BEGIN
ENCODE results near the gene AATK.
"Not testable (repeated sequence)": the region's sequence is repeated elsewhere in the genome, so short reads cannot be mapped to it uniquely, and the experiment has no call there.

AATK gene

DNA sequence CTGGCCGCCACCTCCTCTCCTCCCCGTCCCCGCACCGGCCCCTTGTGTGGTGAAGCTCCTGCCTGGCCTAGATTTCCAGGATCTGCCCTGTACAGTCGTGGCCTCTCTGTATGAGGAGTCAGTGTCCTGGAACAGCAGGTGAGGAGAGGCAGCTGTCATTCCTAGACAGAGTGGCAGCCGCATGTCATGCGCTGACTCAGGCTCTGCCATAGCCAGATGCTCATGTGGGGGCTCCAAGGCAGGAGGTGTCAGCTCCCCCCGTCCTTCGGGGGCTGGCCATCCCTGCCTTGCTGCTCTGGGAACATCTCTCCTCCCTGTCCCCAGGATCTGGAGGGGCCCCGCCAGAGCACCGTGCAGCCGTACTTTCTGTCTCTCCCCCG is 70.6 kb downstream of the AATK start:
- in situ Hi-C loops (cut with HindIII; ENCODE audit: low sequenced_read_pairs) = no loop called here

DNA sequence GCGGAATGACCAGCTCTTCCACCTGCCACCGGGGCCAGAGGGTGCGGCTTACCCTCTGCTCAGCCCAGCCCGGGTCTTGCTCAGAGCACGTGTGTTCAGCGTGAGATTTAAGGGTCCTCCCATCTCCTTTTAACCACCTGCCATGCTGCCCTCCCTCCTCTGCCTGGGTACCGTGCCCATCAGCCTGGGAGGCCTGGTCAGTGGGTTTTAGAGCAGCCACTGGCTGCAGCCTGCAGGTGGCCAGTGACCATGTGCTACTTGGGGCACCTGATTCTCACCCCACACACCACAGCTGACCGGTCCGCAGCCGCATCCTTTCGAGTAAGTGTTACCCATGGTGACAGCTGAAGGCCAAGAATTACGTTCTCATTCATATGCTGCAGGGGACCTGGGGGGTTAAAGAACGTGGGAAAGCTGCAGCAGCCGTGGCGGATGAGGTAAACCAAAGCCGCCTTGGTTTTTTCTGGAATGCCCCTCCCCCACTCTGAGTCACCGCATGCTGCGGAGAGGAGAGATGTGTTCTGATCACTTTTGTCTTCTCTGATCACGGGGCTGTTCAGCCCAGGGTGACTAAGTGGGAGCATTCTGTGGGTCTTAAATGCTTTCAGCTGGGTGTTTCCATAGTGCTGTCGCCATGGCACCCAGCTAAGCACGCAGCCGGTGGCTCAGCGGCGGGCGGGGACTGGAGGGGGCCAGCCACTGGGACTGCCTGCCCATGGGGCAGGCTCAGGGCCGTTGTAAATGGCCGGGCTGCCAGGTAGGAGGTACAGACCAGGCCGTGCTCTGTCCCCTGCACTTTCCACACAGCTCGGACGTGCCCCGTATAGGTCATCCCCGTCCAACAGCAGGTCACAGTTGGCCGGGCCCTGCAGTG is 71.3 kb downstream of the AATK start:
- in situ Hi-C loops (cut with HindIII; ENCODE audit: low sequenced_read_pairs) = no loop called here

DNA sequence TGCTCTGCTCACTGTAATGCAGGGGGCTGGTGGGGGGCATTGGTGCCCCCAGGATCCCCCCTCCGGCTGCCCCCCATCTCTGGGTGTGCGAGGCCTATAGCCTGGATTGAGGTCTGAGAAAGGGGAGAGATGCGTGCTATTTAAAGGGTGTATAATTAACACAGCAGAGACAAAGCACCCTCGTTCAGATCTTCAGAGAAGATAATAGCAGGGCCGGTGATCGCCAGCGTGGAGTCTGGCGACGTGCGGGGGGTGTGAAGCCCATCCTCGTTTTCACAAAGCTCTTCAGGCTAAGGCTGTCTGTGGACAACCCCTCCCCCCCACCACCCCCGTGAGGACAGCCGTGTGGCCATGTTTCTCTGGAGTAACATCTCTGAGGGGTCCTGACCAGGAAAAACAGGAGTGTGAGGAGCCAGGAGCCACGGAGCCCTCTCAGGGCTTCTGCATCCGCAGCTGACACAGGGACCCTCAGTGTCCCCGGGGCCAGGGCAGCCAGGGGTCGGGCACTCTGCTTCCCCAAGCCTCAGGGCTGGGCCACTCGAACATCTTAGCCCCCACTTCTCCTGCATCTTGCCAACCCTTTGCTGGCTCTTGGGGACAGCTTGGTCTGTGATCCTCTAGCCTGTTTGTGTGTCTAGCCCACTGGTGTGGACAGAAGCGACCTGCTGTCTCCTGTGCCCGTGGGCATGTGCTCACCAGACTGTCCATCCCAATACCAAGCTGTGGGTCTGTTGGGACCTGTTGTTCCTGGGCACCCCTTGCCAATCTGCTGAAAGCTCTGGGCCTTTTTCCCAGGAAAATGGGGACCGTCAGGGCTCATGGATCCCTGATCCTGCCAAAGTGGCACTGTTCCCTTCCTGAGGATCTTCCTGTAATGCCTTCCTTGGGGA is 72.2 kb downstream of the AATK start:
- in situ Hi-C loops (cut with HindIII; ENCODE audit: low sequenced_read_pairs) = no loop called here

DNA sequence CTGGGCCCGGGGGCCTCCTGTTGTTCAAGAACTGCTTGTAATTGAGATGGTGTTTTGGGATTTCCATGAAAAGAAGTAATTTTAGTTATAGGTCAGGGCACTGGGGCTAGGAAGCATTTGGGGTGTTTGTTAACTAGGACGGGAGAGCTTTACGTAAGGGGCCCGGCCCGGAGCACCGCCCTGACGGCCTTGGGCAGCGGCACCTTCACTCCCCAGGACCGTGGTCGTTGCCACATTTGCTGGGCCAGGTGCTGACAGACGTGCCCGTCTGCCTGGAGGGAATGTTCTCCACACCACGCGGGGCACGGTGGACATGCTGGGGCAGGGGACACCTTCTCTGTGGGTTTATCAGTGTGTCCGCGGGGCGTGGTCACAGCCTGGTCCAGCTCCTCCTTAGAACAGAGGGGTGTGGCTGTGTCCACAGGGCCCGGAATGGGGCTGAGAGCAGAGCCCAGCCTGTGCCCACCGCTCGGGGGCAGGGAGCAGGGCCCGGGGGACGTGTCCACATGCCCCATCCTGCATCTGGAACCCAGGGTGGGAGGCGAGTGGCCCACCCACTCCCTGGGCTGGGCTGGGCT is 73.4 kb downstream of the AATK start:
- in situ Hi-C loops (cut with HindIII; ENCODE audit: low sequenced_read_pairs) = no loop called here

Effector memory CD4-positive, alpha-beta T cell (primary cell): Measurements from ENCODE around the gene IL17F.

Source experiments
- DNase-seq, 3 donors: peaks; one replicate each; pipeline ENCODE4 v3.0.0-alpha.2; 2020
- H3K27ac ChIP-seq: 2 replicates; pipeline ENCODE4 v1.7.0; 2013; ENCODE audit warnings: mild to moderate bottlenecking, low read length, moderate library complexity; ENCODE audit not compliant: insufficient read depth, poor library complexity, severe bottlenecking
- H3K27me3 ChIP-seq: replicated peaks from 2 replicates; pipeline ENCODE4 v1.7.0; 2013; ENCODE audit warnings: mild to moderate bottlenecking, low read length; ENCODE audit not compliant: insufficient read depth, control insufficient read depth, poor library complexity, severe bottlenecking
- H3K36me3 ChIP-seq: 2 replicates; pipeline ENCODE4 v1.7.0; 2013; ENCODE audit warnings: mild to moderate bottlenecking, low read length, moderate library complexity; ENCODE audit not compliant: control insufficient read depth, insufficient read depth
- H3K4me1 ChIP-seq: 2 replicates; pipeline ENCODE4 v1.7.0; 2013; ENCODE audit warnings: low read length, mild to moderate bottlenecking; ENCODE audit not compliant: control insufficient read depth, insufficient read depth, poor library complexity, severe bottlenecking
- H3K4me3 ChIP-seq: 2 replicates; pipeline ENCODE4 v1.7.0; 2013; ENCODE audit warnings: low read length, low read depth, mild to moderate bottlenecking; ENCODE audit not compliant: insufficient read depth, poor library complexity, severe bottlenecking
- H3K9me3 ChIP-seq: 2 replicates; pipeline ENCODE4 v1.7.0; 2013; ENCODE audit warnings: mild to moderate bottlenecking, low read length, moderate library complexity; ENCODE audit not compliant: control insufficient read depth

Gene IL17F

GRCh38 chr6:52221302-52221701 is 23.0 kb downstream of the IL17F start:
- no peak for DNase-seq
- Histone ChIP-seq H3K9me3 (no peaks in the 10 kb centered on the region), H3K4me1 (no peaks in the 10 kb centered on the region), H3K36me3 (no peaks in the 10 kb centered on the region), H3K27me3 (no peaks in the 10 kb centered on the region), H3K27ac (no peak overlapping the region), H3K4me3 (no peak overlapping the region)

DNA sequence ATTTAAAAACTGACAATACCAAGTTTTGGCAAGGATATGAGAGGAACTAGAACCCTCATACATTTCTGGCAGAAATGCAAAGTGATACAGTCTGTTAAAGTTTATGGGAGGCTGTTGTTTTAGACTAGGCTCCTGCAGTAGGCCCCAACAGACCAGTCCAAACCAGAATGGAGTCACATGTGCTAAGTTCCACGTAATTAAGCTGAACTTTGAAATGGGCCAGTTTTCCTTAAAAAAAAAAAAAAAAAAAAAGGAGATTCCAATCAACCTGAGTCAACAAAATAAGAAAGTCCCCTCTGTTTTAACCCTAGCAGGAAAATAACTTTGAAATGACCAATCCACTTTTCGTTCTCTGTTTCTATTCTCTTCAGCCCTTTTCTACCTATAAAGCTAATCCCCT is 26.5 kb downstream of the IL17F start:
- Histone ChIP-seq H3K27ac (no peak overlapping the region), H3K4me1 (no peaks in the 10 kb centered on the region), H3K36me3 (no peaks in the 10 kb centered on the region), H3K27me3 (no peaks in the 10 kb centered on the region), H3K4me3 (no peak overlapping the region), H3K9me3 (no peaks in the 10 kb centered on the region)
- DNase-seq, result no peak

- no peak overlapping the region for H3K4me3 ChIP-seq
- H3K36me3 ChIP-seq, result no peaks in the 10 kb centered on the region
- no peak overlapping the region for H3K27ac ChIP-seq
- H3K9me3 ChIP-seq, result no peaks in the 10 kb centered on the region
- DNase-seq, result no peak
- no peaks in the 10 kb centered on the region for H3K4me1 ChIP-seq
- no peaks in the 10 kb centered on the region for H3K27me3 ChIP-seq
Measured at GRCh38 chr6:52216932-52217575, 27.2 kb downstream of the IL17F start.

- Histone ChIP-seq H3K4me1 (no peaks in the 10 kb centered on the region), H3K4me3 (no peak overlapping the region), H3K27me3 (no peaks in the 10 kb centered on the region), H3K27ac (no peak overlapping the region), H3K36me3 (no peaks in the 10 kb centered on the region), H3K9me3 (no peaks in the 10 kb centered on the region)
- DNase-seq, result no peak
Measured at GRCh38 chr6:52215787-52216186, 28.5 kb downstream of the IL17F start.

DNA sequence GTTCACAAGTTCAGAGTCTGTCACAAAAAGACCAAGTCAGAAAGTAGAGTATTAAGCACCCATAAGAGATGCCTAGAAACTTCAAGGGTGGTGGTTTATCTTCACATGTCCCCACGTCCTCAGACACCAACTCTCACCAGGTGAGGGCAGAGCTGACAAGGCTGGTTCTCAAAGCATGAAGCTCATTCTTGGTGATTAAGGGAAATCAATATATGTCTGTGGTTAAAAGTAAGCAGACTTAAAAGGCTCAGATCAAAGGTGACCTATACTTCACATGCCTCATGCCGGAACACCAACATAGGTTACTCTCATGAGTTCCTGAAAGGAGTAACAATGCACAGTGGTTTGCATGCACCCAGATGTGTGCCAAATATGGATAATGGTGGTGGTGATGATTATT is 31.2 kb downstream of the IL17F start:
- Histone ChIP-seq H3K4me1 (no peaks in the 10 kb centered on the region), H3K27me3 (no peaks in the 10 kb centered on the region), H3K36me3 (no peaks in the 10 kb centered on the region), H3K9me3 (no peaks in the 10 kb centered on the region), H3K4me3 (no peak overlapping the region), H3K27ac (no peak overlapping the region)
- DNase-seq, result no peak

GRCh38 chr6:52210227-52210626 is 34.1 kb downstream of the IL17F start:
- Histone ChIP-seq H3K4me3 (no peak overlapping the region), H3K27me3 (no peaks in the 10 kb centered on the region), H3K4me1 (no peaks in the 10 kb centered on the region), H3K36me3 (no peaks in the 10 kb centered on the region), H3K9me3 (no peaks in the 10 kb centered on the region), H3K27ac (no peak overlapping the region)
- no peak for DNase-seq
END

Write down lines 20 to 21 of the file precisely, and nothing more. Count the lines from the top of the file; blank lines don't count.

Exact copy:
- H3K9me3 ChIP-seq: 2 replicates; pipeline ENCODE4 v1.7.0; 2013; ENCODE audit warnings: mild to moderate bottlenecking, low read length, moderate library complexity; ENCODE audit not compliant: control insufficient read depth

Gene IL17F